In the constantly churning, creative minds of Jennifer and Kitty O’Neil, nothing beats roaming every flea market, thrift store and garage sale in sight.
No matter the city, state or country they’ve either lived in or visited, the sisters are hooked on finding and fashioning treasures out of trinkets and doodads others have chosen to discard.
Their imaginations and ingenuity, they say, were born and fueled as youngsters in their Temple Terrace home by the artsy and playful decorating style of their parents, Jeanne and Larry O’Neil.
“We grew up in a house with a Rube Goldberg cartoon garage door opener, a tuba sprouting ostrich feathers and a carousel horse in the foyer,” Jennifer said.
In addition, the sisters’ imaginative and artistic flair was most likely fueled by the talent of their mother’s father and their granddad Chic Young, creator of the comic strip “Blondie and Dagwood.”
From childhood and beyond, the two siblings were closely-knit. While they often lived many miles apart, chose separate careers and were busy with married life, they stayed in constant contact.
Jennifer was in the casting and production end of the film industry with such notable actors as Jack Nicholson and Steve Martin. Kitty was a toy designer for LEGO. Now, they have collected and crafted their own works of art from whatever tidbits happen to catch their fancies.
Finally settling nearby one another in the San Francisco Bay area by way of their husbands’ employment opportunities, the sisters, who identify themselves by their maiden names, decided to ditch their previous professions and venture into a business of their own.
In the last few years, the twosome has put together several published craft and decorating how-to books. They’ve had their creations featured in Woman’s World, Better Homes and Gardens, Family Circle, Ladies Home Journal and on HGTV.com.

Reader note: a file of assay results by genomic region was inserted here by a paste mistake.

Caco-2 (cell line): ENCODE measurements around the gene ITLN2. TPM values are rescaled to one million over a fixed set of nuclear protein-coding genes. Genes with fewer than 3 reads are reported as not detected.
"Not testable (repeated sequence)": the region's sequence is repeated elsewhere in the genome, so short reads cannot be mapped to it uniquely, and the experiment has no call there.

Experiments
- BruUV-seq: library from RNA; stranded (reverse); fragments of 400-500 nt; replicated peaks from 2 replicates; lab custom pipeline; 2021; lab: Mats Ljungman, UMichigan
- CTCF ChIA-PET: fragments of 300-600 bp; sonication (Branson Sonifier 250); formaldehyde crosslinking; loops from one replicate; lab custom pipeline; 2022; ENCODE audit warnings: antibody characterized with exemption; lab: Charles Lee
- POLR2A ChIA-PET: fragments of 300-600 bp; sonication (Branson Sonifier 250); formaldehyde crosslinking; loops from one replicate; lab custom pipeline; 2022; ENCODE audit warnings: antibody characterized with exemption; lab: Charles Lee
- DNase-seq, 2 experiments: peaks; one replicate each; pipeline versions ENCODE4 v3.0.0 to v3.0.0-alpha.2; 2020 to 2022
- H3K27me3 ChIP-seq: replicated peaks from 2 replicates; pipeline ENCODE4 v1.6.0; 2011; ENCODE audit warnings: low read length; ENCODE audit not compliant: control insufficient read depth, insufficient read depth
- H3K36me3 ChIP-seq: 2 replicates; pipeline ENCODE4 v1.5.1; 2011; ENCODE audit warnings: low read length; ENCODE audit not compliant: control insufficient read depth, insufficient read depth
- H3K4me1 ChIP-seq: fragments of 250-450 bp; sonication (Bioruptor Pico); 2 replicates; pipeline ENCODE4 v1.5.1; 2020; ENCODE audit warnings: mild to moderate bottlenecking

Their most recent publication, “Steampunk Chic: Vintage Flair from Recycled Finds,” may be the one in which they had the most fun composing and are the most proud. From its dialogue to its photography to its layout, the duo did it all.
The book is for sale at craft stores, such as Michael’s and JoAnn Fabrics & Crafts and is also available on Amazon.com.
What does the term Steampunk mean, they say, is a question people often ask.
They describe it in the publication as “a Victorianesque restyling of everyday objects into home accents imbued with mystery and romance.”
In it they illustrate and give step-by-step instructions on how to transform such finds like watch faces, clocks, keys and locks into elegant items with the use of crystals, beads, buttons, lace and ribbons.
“It’s a rebirth of shabby chic into a Machine-Age style that is elegant, funky and infused with soul,” Jennifer said.
Jeanne, who holds a master’s degree in fine art and is a retired fine art professor at the , said it comes as no real surprise to her that each of her two daughters is artistically inclined.
“My grandmother was an artist and my mother was a concert pianist and that’s what was pushed in our family,” she said. “Kevin (the couple’s son) also has a very creative business.
“I’m glad I’ve been able to be a conduit in their lives and my cup runneth over,” she said.
Kevin is a partner in a 3D imaging company in Coral Gables and a resident of Temple Terrace. He noted that his sisters are “terribly brilliant” in addition to being artistically gifted.
Kitty earned a bachelor’s degree in engineering and her master’s in fine arts and Jennifer a bachelor’s in communications and master’s in film design.
“They got their artistic ability from my mom and their brains from my father (a retired lawyer),” Kevin joked. “They’ve always been extremely driven…and I’m just very proud of them.”
Kevin’s wife, Renee, said she’s blessed to have married into such a fun-loving and creative family.
“These women can take pieces of most anything and create beautiful pieces of art,” she said.
For more information, visit the O’Neil sisters online.